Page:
Candide No. 9 — 6/2015 — Project
Domestic Italy After World War II: Collecting Stories from Middle-Class Houses
The article discusses a research project on 23 residential buildings developed for the middle classes in the postwar period in Milan, Rome, and Turin, a project which has opened a new perspective in the history of mass housing in Italy. Of critical importance are the methods employed by the more than 20 scholars who, based on an expansive corpus of oral and textual sources, developed the micro-histories of everyday architecture into an experimental comparative study. This “serial history” not only relates the house biographies from the perspective of various actors involved in these buildings over the course of several decades. It also reveals the multiple interdependencies of institutional networks and the buildings’ siting, resulting in a new understanding of the urban growth during the Italian economic boom. In the following essay, two of the lead researchers, Gaia Caramellino and Filippo de Pieri, explain their methods on the basis of selected case studies, and frame three questions for future research.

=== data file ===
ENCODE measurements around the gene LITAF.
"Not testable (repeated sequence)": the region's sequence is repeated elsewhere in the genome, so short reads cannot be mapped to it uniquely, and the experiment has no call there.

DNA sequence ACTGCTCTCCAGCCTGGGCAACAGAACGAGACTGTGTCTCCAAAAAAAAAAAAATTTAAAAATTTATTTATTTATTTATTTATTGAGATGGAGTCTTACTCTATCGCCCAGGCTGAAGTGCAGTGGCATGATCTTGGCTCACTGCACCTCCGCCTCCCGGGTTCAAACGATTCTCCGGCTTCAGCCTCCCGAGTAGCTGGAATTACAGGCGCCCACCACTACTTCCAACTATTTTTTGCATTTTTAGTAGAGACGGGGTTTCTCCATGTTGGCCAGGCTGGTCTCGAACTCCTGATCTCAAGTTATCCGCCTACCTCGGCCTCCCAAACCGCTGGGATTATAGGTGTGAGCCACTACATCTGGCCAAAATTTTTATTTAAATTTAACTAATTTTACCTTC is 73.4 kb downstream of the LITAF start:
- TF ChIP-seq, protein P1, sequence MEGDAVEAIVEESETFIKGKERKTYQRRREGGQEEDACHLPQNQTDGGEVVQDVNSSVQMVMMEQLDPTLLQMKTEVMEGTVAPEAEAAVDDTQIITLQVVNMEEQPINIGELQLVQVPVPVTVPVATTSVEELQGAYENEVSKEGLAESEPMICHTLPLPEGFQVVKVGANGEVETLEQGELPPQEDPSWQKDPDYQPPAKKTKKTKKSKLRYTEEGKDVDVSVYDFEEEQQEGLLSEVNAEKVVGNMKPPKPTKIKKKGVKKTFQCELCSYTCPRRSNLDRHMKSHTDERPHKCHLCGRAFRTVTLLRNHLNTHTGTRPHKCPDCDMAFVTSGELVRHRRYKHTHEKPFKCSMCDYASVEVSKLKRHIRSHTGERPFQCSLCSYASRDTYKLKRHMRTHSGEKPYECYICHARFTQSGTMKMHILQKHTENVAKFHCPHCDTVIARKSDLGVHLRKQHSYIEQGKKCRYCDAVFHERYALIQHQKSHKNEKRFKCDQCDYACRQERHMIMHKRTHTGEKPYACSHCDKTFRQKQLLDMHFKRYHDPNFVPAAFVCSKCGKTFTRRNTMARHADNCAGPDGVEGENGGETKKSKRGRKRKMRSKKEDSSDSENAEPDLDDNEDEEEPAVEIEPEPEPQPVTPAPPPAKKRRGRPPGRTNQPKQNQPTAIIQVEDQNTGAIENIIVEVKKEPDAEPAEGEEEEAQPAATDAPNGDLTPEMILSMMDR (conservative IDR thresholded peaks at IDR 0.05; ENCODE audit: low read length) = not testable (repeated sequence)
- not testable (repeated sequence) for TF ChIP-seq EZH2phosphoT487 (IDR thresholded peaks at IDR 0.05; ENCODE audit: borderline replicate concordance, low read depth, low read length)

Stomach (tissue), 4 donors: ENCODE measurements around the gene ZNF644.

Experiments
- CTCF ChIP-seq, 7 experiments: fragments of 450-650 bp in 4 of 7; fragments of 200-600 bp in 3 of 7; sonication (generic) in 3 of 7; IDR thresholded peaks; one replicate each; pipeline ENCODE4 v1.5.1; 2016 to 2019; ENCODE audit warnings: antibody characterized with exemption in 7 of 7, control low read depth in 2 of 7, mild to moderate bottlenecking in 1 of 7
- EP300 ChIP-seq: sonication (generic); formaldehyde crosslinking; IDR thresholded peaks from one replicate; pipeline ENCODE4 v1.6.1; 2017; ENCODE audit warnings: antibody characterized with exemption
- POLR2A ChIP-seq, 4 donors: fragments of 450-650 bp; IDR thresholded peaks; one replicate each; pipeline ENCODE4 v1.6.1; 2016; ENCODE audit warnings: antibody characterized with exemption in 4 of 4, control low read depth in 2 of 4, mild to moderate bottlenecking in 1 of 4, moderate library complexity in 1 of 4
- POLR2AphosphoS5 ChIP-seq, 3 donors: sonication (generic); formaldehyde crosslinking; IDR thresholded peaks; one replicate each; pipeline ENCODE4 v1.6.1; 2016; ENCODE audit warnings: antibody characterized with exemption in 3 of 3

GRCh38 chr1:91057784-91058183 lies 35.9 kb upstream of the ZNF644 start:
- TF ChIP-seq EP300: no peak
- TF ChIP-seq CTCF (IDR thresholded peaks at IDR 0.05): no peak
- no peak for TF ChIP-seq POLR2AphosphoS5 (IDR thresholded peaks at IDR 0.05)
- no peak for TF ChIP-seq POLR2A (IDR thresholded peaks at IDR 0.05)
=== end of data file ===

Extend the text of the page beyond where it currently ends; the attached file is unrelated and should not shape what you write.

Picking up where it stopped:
Candide No. 9, 6/2015